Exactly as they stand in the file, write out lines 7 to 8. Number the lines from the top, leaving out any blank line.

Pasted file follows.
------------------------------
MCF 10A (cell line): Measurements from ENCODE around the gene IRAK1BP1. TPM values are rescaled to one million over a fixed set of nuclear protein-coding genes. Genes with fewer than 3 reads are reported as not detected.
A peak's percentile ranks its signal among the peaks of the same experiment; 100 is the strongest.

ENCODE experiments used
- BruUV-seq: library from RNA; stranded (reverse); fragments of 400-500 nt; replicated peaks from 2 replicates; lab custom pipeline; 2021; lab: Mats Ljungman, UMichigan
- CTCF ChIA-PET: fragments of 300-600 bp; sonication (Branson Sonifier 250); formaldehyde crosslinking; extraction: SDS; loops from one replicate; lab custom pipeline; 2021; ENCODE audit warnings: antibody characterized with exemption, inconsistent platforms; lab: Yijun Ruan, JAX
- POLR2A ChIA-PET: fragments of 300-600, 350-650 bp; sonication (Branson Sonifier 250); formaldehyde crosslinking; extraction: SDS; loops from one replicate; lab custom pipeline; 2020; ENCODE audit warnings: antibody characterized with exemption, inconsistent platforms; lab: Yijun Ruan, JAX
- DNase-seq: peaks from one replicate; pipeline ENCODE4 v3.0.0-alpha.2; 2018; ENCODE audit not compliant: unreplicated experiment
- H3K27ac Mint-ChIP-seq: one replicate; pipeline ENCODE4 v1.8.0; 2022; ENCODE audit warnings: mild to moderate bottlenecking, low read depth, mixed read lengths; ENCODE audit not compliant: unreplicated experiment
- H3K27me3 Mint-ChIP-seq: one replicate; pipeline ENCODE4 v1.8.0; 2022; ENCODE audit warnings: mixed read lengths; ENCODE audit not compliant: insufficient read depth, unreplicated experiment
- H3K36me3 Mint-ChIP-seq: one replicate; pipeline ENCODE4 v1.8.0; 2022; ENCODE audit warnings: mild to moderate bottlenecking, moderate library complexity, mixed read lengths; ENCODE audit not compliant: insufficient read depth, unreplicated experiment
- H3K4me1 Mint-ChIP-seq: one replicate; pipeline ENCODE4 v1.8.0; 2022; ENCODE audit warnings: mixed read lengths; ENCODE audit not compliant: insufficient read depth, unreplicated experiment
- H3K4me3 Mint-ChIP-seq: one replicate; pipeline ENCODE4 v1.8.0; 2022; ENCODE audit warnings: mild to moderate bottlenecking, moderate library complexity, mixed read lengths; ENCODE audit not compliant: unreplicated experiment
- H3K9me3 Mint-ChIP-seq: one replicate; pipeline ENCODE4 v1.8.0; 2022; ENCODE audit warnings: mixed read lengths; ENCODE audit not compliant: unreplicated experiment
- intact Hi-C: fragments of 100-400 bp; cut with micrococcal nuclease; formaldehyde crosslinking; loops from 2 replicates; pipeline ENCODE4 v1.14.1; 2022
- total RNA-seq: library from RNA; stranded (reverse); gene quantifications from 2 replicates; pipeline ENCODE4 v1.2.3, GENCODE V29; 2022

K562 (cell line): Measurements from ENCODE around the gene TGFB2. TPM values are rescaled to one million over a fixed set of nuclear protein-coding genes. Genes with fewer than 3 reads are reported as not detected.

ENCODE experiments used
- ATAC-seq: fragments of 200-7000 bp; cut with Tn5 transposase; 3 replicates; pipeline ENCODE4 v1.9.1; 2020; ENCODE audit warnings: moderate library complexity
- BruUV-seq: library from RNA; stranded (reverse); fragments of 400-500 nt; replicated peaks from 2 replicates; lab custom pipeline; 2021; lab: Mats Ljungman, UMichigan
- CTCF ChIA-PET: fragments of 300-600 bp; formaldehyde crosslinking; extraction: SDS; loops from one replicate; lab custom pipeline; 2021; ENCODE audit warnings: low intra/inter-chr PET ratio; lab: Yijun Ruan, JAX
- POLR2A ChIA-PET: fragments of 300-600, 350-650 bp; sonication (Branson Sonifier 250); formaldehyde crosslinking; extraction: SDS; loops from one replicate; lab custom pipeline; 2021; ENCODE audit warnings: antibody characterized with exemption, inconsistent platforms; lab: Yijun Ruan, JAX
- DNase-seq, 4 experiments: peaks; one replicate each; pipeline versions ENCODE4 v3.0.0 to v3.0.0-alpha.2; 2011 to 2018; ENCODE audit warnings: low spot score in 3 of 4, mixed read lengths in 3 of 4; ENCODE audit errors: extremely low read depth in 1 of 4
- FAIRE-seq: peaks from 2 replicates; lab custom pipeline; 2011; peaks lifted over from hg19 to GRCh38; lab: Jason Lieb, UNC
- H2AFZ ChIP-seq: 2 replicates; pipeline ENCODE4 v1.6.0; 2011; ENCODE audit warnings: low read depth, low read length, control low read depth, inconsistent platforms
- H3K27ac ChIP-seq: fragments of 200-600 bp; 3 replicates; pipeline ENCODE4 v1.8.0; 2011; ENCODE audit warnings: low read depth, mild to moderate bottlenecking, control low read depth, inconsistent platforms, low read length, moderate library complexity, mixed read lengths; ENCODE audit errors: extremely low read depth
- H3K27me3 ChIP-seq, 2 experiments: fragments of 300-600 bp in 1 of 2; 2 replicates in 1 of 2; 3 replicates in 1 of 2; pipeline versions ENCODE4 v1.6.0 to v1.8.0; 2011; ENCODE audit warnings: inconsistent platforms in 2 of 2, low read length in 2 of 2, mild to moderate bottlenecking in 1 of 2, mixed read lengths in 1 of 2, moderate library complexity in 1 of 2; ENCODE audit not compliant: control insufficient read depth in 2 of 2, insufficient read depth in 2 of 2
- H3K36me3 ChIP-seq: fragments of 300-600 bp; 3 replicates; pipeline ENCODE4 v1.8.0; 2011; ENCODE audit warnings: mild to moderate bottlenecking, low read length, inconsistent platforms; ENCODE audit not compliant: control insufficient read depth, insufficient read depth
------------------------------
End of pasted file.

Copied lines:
- DNase-seq: peaks from one replicate; pipeline ENCODE4 v3.0.0-alpha.2; 2018; ENCODE audit not compliant: unreplicated experiment
- H3K27ac Mint-ChIP-seq: one replicate; pipeline ENCODE4 v1.8.0; 2022; ENCODE audit warnings: mild to moderate bottlenecking, low read depth, mixed read lengths; ENCODE audit not compliant: unreplicated experiment